Saving energy in a household can involve some simple habit changing. Here's an example. Say you're a person who always washes your face before brushing your teeth. Your bathroom is on the upper floor of a two-story house, and it takes a while for the hot water to make its way up the two floors and finally into the faucet at the sink. To save a bit of energy and water, try brushing your teeth first before you wash your face. You're going to use cold water to brush your teeth anyway, so why not use that first portion of cold water at the hot water tap to do the job?

Then, because you've opened the hot water tap and started the hot water up the pipe, your wait for the hot water will be shorter, and you'll waste less water while waiting. This is a simple trick that, admittedly, does not amount to very much on its own. But multiply it by 365 days a year, and you'll save quite a bit of hot water.

Take Shorter Showers, Smaller Baths

One of the mantras of energy conservation is doing more with less. This also means not using so much in the first place. In the U.S. Navy, sailors take what is referred to as a "Navy shower" in order to conserve fresh water on-board ship. You stand in the shower, get yourself wet, shut off the shower, soap up, and then turn the shower back on to rinse off. Some modern showerheads come with a simple shut-off valve located near the nozzle that allows you to turn off the flow of water and turn it back on again without affecting the temperature setting. Doing this a few times makes you realize how wasteful a 20-minute shower really is; you can get just as clean and use a lot less water in the shower.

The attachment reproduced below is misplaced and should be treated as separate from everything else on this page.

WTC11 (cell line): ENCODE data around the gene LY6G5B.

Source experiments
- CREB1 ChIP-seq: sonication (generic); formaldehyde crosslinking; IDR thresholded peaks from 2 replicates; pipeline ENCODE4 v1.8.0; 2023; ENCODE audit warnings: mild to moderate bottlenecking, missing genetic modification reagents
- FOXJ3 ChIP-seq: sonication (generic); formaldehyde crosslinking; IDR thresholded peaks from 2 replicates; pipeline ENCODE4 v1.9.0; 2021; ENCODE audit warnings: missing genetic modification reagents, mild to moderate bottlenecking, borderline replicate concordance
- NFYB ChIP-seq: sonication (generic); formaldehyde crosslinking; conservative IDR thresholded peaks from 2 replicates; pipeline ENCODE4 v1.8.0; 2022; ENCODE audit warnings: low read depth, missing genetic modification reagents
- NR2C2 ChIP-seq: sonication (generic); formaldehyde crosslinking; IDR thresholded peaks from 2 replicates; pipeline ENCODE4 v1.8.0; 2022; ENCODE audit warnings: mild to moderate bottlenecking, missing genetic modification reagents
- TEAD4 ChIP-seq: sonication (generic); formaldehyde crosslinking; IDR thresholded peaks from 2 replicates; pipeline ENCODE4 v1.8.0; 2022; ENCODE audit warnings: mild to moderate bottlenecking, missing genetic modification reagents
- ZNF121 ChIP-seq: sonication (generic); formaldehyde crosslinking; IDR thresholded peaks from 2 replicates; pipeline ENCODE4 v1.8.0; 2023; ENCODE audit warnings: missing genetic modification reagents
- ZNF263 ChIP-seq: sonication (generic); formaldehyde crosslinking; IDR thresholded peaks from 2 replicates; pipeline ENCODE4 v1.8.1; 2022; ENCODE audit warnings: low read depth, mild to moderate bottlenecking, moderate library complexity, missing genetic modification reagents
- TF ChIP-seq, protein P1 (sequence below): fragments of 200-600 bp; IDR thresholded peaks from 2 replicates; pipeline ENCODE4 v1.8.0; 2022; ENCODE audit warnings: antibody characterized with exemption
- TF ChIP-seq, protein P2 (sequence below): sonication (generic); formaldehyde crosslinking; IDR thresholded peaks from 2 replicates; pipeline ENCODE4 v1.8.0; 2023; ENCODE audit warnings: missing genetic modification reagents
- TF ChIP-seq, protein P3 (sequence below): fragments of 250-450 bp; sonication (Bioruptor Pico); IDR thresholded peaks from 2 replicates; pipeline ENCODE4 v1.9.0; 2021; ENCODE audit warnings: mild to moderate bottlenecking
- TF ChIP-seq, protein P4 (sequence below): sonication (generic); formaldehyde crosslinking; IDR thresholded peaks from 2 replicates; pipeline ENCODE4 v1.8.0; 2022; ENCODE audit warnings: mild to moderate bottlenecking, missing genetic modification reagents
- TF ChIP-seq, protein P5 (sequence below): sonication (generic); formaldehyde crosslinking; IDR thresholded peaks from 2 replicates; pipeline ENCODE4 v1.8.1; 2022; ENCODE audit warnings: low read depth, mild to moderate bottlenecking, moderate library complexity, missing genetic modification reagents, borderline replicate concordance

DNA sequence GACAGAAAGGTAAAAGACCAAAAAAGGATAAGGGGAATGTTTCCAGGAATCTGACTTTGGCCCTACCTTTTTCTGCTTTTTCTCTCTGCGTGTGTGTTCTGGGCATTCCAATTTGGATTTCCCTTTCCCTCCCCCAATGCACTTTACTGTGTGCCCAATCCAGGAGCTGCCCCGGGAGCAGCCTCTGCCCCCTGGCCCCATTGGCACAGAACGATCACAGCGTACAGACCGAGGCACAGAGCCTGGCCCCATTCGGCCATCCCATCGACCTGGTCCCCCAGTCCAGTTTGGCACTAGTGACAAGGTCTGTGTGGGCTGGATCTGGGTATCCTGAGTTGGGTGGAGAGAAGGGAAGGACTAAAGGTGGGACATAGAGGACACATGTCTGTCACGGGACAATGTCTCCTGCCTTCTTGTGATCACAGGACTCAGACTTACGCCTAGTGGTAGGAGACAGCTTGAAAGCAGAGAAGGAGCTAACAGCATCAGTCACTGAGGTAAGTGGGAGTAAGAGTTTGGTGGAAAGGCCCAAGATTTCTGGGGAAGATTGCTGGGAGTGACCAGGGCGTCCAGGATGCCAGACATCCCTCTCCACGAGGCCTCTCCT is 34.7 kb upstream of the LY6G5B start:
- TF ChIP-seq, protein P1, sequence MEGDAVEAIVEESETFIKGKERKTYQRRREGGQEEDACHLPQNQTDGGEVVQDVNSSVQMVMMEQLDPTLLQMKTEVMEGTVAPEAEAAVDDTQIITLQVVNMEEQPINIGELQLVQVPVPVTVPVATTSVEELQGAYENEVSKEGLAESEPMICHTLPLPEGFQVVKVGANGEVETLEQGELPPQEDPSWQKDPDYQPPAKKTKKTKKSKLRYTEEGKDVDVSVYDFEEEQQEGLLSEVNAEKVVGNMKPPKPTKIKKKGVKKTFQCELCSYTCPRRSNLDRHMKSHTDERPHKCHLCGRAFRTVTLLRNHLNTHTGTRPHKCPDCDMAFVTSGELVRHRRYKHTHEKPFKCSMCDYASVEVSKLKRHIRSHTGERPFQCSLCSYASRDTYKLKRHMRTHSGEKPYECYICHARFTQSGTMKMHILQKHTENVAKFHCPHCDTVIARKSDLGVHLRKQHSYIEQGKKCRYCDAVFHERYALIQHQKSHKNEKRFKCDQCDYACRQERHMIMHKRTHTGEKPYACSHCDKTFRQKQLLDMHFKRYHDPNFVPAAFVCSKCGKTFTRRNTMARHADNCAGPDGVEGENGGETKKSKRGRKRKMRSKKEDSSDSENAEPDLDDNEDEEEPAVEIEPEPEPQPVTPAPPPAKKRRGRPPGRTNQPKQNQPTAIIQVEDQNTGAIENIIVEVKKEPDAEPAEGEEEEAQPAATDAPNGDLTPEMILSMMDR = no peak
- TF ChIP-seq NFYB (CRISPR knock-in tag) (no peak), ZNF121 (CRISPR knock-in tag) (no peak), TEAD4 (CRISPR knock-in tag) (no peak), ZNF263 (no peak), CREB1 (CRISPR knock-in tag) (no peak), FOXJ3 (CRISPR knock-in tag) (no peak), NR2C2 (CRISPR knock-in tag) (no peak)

Ditto in regard to the bath. Filling a bathtub an inch or two lower is unlikely to make any difference from a hygiene standpoint, and the water and energy saved add up.

Also, consider taking a shower instead of a bath in the first place. A shower, if it's kept to a reasonable length, usually requires less water than a bath.

Leave Water in the Tub

When you're finished in the bath, consider leaving the water in the tub for a few hours. Similar to the case with a sink full of dishwashing water, you paid to heat that water, and allowing it to cool off inside the house adds some heat to the bathroom. Additionally, in a dry house during the winter, the bathwater will add some needed humidity to the air. Of course, you'll want to do the opposite during the summer; the sooner you can get the bathwater to run out of the tub the better. That way it won't add its heat to the air where the air-conditioning will have to remove it.

Buy Early and Save

The price of propane gas and fuel oil fluctuates over the course of the year. If you use either of these heating fuels, purchasing them in the summer often means you'll pay less per gallon than you would if you waited until fall to fill up the tank. Though it can be difficult to contemplate locking up several hundred dollars in fuel that you won't use for months, doing so can result in some big savings that you'll appreciate when the cold weather begins.

Conserving energy in your home doesn't end with using less water and turning down the thermostat. In the next section, we'll take a look at preventing wasteful energy use by adjusting windows and water heaters.